total madness

all right, people, I know that you are tired of hearing
it
but how about this one last time for me?
all those tiny rooms in all of those cities,
going from one city to another
from one cheap room to another
terrified and sickened of what people had to do
and kept doing,
it was the same any place and every place,
thousands and thousands of miles
looking out the window of the Greyhound,
listening to them talk, looking at them,
their heads, their ears, the way they walked.
these were strangers from elsewhere,
they were parallel perpendiculars,
they drove the blade through my gut,
even the seeming lovely girls,
the guile of eye, the lilt and magic of
given body
where only an overpayment toward the
mirage,
life’s tick of continuance of the same
ultimate nonsense of the
centuries.
with religion, government, family,
Christmas, New Years, new cars,
new buffets of clowns in the
entertainment industry to keep us
numbed and damned,
with Shakespeare adored, with
Christ adored, with the hoary
grandmother always on the
doorstep
demanding love
from the empty tomb of her
sucked-out
soul.

I went from room to room
from city to city,
hiding, looking, waiting…
for what?
for nothing but the
irresponsible and negative
reversal
of at least
not being
them.

I loved those old rooms,
the worn rugs,
the walk down the hall
to the bathroom,
even the rats and the
mice and the roaches
seemed comrades,
although I sometimes
spoke to those
bastards:
“you don’t have to
pay rent.”

and along the way
I somehow discovered
the classical composers,
even Bach hooked on
God
could send these simple
fulsome sounds of
laughter and gamble
on through.

I had a record player.
and rather than eat
I used what funds I had
for cheap wine and
record albums.
and I rolled cigarettes,
smoked, drank,
listened to the music
in the dark.
I remember one particular
night
when Wagner really began
to lift the ceiling off of
my room
I got up
out of bed
joy-stricken,
I stood there and lifted
both arms toward the
ceiling
and I caught the look of
myself in the dresser
mirror
and there was nothing
of me,
a skeleton of a man,
down from 200 pounds to
130,
cheeks sucked in to where
I could run my tongue through
and touch both sides of
my head,
I saw this death skull
looking at me
and it was so
ridiculous and so lovely
that I started laughing
and the thing in the mirror
started laughing back
and it got
funnier and funnier
and I lifted my arms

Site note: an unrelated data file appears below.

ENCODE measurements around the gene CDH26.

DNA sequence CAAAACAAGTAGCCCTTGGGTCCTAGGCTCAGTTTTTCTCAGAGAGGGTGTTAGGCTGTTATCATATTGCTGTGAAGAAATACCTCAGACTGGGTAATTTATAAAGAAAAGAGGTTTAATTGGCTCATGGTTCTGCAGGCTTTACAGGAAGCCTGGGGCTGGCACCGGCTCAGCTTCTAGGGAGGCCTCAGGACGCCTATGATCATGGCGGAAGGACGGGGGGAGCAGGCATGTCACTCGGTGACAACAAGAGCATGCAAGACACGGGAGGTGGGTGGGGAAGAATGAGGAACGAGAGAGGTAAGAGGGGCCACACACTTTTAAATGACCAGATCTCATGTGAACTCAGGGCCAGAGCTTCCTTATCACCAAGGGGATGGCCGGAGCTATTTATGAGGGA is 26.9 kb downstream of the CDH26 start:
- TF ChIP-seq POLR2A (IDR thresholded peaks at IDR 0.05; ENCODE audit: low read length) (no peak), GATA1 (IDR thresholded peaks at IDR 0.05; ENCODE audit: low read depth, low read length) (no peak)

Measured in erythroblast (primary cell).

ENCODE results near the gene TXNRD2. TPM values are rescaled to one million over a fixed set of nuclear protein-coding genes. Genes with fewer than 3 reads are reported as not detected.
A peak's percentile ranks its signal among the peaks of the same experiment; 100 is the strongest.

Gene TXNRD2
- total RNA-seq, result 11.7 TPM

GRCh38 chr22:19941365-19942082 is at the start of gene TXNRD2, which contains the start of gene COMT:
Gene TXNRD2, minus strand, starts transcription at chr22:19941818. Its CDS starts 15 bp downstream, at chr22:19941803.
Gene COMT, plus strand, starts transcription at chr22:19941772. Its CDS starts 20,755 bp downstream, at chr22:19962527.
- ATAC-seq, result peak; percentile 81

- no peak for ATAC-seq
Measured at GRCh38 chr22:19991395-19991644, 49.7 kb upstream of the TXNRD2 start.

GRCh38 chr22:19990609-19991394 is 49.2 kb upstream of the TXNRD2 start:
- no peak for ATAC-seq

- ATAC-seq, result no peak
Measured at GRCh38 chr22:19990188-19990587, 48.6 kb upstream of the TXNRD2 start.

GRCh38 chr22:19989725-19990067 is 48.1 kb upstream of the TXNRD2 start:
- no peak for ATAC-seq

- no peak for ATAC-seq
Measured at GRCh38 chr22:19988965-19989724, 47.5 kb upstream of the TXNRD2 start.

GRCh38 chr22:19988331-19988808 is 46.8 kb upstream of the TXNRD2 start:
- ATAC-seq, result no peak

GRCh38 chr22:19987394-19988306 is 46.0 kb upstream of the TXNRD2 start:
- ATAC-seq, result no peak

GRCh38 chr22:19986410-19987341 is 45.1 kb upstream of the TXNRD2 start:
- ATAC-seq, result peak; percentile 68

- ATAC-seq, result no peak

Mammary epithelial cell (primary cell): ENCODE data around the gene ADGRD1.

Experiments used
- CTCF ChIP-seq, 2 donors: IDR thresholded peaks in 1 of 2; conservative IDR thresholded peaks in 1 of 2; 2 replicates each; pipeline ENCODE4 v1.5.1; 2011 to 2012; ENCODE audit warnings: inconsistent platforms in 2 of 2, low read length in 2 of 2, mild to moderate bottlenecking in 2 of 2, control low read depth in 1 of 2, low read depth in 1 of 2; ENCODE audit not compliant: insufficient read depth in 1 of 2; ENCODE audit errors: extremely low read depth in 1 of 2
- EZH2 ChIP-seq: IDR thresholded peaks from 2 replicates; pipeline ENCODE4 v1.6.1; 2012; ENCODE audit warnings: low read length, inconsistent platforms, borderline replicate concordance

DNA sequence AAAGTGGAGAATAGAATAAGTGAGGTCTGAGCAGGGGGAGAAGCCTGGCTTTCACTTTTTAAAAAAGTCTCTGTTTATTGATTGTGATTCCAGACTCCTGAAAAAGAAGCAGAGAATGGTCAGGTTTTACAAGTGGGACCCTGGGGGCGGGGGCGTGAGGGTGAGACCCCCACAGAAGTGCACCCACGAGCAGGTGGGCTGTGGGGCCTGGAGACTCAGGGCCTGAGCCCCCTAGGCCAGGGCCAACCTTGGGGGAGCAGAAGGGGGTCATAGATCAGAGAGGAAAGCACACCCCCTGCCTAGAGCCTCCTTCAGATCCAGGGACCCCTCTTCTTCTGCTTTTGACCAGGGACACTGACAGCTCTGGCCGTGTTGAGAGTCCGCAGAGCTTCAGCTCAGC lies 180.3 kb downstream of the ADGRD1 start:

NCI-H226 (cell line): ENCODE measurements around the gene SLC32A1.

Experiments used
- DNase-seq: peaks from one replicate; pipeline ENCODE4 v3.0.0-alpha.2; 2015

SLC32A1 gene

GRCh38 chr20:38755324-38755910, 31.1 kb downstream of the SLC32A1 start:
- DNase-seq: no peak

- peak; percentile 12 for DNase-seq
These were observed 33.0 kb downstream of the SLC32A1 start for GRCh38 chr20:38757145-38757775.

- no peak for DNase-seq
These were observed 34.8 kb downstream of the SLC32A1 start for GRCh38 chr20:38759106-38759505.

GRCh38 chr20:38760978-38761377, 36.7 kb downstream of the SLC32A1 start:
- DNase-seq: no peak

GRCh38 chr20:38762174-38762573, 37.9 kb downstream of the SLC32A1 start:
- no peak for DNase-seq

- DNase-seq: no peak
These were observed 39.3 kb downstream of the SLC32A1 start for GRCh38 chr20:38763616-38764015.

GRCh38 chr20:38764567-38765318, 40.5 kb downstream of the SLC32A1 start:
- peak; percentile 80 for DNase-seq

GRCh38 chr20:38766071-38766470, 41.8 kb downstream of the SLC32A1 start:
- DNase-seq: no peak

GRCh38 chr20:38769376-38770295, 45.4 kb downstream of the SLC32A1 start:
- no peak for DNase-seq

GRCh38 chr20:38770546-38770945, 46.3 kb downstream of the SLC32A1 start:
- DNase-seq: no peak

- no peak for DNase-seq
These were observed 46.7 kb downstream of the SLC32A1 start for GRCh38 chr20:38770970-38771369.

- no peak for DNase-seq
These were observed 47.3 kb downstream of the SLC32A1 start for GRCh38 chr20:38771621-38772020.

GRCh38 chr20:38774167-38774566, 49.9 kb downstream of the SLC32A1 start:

higher toward the
ceiling
and Wagner was with
all of us.

and about those old
rooms,
I was lucky,
I had these old landladies,
well, they had paintings of
Christ along the stairways,
all that
but they were rather nice
in spite of that.

“Mr. Chinaski, your rent is
over due, are you all
right?”

“oh, yes, thank you.”

“I hear your music playing
all the time, night and day,
you sit in your room night
and day with all the shades
pulled down…
are you all right?”

“I’m a writer.”

“a writer?”

“yes, I just sent something off
to the New Yorker.
I’m sure I’ll be hearing from
them any day now.”

somehow, you tell people
you are a writer
they will put up with all
sorts of
abuses,
especially if you are
in your early
twenties.
later on, it’s hard
sell
like I was to
find out.

but being in those
small rooms in all of
those cities with all
of those landladies
and Brahms
and Sebelius
and Shostokovich
and Eric Coats
and Sir Edward Elgar
and the Chopin Etudes
and Barodin
Hayden,
Handel,
Mousorgsky,
etc. etc. and hardly
that
etc.

now, somehow, after
living through decades of
those rooms
and half-assed barren
jobs
and waste- basketing
virtually 20 or 30
pounds of rejected
manuscripts
I still return to a
small room
up here,
to recount to you
once more
the wondrousness of
my madness
then.

the difference being
now
that my writing hasn’t
changed that much,
only my luck
has.

and I’m working on
20 or 30 more pounds
of manuscript
before I kick it
in,
before you kick it
in,
before we kick it
in,
being young,
being just that
against the centuries,
Christ hanging,
Joan of Arc burning,
Van Gogh trying to haggle
paints out of his
brother,
the bulls of Spain dying
and dying,
Harry Truman saying
Yea to the Atom Bomb,
it was those rooms,
it was the selfishness
of me toward me,
I loved most those knobs
on the dresser.

in the half drunken light of
some 4 a.m.
a shrunken man upon the
shelf of nowhere,
letting the lovely girls go
to the dim bulls,
I was young enough to
remain young
forever,
I was ready to die
when the Madi Gra
exploded,
I will die now,
complete as I was
then,
celebrating with
Wagner,
the eyeless roaches
singing in the dream,
Death backing off
in a dim New Orleans
room, say,
mixing with the rodents,
sometimes everything
that is in you
blazes beyond the
concepts and the
realities,
and you get up and
pour a glass of
cheap red wine
and drink it
straight off
and afterwards
standing there
you are neither
young or
old,
there is just the feel
of your elbows and
your feet and the toes
upon your feet
and in the mirror
the slanting and
changing light from a
passing car
and the walls that
hold you in and
out,
and nothing much
more
and nothing much
less,
you settle upon the
knobs upon the
dresser
drawer, you
decide that the
secret is
there,
then pour another
glassful to
celebrate that,
good as anything,
or
at least better than
anything
else.

rooms of
glory.

Author
Charles Bukowski
Written
1991
Source
Original manuscript